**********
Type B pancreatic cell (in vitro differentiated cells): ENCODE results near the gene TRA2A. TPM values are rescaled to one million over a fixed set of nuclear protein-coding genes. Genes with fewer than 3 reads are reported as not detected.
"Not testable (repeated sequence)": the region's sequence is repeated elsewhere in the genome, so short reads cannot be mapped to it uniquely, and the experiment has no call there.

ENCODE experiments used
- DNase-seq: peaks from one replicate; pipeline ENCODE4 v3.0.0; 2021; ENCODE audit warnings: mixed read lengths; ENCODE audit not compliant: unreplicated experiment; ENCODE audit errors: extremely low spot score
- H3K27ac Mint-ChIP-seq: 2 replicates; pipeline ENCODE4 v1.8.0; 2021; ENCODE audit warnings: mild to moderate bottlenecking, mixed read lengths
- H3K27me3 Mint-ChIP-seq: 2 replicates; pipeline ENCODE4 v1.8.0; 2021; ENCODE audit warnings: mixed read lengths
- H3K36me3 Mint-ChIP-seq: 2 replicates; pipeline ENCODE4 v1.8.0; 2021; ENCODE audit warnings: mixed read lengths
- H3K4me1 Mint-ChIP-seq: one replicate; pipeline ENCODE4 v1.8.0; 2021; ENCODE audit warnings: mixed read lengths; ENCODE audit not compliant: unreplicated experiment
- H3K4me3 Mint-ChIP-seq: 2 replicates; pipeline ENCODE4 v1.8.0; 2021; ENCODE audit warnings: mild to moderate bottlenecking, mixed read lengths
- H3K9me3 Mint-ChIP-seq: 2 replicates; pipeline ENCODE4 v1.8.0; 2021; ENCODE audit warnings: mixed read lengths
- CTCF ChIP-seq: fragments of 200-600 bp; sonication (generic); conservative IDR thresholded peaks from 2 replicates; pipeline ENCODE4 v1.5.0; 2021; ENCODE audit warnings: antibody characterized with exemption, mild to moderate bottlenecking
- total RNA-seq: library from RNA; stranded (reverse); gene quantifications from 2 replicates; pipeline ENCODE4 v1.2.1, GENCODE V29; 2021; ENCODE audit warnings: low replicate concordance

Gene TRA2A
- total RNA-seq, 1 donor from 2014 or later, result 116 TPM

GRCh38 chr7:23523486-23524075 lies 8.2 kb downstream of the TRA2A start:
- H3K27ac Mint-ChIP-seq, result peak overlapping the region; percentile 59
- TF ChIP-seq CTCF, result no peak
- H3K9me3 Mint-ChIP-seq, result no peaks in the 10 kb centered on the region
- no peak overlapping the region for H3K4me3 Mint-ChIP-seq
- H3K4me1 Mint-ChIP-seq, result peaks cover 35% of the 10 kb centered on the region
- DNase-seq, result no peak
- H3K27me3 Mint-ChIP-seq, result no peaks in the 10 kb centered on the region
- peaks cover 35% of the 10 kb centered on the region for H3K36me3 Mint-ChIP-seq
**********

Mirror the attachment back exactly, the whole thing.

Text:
Type B pancreatic cell (in vitro differentiated cells): ENCODE results near the gene TRA2A. TPM values are rescaled to one million over a fixed set of nuclear protein-coding genes. Genes with fewer than 3 reads are reported as not detected.
"Not testable (repeated sequence)": the region's sequence is repeated elsewhere in the genome, so short reads cannot be mapped to it uniquely, and the experiment has no call there.

ENCODE experiments used
- DNase-seq: peaks from one replicate; pipeline ENCODE4 v3.0.0; 2021; ENCODE audit warnings: mixed read lengths; ENCODE audit not compliant: unreplicated experiment; ENCODE audit errors: extremely low spot score
- H3K27ac Mint-ChIP-seq: 2 replicates; pipeline ENCODE4 v1.8.0; 2021; ENCODE audit warnings: mild to moderate bottlenecking, mixed read lengths
- H3K27me3 Mint-ChIP-seq: 2 replicates; pipeline ENCODE4 v1.8.0; 2021; ENCODE audit warnings: mixed read lengths
- H3K36me3 Mint-ChIP-seq: 2 replicates; pipeline ENCODE4 v1.8.0; 2021; ENCODE audit warnings: mixed read lengths
- H3K4me1 Mint-ChIP-seq: one replicate; pipeline ENCODE4 v1.8.0; 2021; ENCODE audit warnings: mixed read lengths; ENCODE audit not compliant: unreplicated experiment
- H3K4me3 Mint-ChIP-seq: 2 replicates; pipeline ENCODE4 v1.8.0; 2021; ENCODE audit warnings: mild to moderate bottlenecking, mixed read lengths
- H3K9me3 Mint-ChIP-seq: 2 replicates; pipeline ENCODE4 v1.8.0; 2021; ENCODE audit warnings: mixed read lengths
- CTCF ChIP-seq: fragments of 200-600 bp; sonication (generic); conservative IDR thresholded peaks from 2 replicates; pipeline ENCODE4 v1.5.0; 2021; ENCODE audit warnings: antibody characterized with exemption, mild to moderate bottlenecking
- total RNA-seq: library from RNA; stranded (reverse); gene quantifications from 2 replicates; pipeline ENCODE4 v1.2.1, GENCODE V29; 2021; ENCODE audit warnings: low replicate concordance

Gene TRA2A
- total RNA-seq, 1 donor from 2014 or later, result 116 TPM

GRCh38 chr7:23523486-23524075 lies 8.2 kb downstream of the TRA2A start:
- H3K27ac Mint-ChIP-seq, result peak overlapping the region; percentile 59
- TF ChIP-seq CTCF, result no peak
- H3K9me3 Mint-ChIP-seq, result no peaks in the 10 kb centered on the region
- no peak overlapping the region for H3K4me3 Mint-ChIP-seq
- H3K4me1 Mint-ChIP-seq, result peaks cover 35% of the 10 kb centered on the region
- DNase-seq, result no peak
- H3K27me3 Mint-ChIP-seq, result no peaks in the 10 kb centered on the region
- peaks cover 35% of the 10 kb centered on the region for H3K36me3 Mint-ChIP-seq